Loving “Teranga” in Senegal

Connecting with Senegalese partners about mental health often lead to similar conversations on the impact of stigma, the challenges of receiving adequate support, and the need to encourage conversations that heighten awareness on this topic. Discussions center on low reporting of suicide cases and how they are rarely shared openly because of deep religious implications on impacted families including the inability to provide a proper burial and significant judgment from others. From hospital hallways to NGO offices, everyone agreed there is much work to be done in a system where therapy and medication are lacking at all levels.

At the same time, daily life in Senegal offers a glimpse into how informal systems exist, as people shared about a culture that strives to build neighborly connections where people work together for common good. Offering support to others is tangible here. It is found at tables during family meals, in daily group prayers, and with a concept I have grown to love – TERANGA!


While I believe I could knock on doors of family or friends in a crisis to find support, in most cases, I just wouldn’t do it. The idea of “just showing up” without a plan seems intrusive and a bit disrespectful. Teranga topples those norms by making it ok to just show up. Teranga, which is known as the act of hospitality is a true open door policy for foreigners and friends where people are welcomed for last minute visits with drinks and open conversations. Woven within the guise of hospitality, there are tenets of mental health support for all involved.


I made lovely friends in Senegal who gave me a slice of their everyday lives. As we traveled to local destinations for errands, they would often pull the car over for a quick visits along the way. During these times, and since I don’t speak French, I was able to deeply hone into the support offered during these moments of connectedness. The idea that “you matter” was clear upon arrival as people were welcomed with open arms and quickly-assembled drinks. Even as a guest, I grew to love bright greetings and the “always ready” hospitality. Conversations seemed light with the deep listening as important as the stories being shared. As the chatting and laughter commenced, the environment seemed warm with the time and place offering a natural space for family leaders to share wisdom and insights with young people who sat within the mix.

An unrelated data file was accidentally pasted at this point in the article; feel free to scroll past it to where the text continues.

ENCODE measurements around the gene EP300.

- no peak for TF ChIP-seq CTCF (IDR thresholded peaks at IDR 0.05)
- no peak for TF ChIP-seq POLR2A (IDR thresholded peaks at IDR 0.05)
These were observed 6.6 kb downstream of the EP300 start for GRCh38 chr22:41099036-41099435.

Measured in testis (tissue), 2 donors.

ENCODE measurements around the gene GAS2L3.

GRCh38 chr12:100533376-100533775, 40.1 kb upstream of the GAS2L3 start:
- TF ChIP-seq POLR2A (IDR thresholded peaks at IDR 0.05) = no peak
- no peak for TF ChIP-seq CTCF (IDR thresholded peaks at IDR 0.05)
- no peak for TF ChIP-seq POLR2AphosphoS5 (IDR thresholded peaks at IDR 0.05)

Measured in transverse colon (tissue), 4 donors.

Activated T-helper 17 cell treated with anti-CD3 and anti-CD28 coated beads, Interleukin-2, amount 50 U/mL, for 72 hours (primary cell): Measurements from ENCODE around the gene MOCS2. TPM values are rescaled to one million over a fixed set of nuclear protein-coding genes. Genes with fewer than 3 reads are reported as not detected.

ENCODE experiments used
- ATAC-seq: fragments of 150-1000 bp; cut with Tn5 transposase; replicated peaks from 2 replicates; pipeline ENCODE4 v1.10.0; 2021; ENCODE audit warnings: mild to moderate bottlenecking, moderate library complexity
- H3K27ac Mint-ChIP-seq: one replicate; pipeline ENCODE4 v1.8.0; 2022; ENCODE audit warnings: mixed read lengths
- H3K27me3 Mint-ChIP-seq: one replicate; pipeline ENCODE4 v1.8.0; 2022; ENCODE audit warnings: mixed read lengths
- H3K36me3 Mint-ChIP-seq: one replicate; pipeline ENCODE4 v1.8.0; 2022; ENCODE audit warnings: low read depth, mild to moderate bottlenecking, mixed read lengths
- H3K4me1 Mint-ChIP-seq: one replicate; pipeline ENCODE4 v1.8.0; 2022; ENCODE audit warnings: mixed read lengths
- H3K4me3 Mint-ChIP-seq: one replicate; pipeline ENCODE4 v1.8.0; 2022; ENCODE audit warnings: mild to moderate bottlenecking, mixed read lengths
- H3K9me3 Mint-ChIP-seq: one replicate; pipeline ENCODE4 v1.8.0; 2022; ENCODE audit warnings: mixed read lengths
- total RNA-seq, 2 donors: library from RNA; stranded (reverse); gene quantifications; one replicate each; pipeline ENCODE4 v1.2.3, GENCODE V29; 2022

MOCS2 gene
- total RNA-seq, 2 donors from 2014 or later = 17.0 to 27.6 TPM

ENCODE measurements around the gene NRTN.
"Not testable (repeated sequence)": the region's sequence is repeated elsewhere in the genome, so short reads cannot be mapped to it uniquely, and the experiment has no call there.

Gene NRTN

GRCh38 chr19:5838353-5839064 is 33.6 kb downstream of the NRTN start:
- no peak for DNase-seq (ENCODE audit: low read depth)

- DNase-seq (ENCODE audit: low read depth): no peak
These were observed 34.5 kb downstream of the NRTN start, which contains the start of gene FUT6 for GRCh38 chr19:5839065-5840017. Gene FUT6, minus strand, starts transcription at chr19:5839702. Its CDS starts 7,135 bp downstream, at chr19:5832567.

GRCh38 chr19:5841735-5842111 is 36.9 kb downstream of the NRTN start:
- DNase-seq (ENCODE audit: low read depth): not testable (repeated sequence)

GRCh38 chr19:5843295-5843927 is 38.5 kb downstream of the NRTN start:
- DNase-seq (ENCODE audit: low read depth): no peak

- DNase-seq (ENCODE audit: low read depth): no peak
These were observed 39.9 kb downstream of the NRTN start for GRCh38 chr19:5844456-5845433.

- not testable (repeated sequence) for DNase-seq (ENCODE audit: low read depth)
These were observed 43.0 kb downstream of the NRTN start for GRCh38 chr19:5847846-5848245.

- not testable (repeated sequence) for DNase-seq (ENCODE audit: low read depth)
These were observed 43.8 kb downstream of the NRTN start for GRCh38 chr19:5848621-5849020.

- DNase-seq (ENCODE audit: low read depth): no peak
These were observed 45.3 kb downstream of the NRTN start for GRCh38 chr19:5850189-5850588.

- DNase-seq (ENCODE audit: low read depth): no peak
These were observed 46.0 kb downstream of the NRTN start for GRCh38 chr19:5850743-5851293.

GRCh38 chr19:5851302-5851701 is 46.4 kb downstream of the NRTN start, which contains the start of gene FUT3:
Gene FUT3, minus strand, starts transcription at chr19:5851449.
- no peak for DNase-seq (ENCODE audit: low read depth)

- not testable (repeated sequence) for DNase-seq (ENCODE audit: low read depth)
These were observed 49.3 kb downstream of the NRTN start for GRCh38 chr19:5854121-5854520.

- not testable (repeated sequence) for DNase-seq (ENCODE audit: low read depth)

Throughout my time in Senegal, I would lie awake thinking about the mental health connections that are deeply embedded in the culture I observed. While people say, they do not have mental health support here, there is something incredibly hopeful in the intuitive care and support offered through Teranga.

As a final thought, I do realize while talking about people throughout my journey, my perspective is limited by my own experiences. I am in no way implying that these are the experiences of every Senegalese person or that I have captured depth in my awareness, but this is what I observed during my short journey into Senegal.

About bartoszblog

Working as a teacher has taught me about life. Working at the front desk of a hotel taught me a lot about people.
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1 Response to Loving “Teranga” in Senegal

  1. Cat thielberg says:

    I love your heart which allows you to have such insight! ❤️❤️❤️❤️

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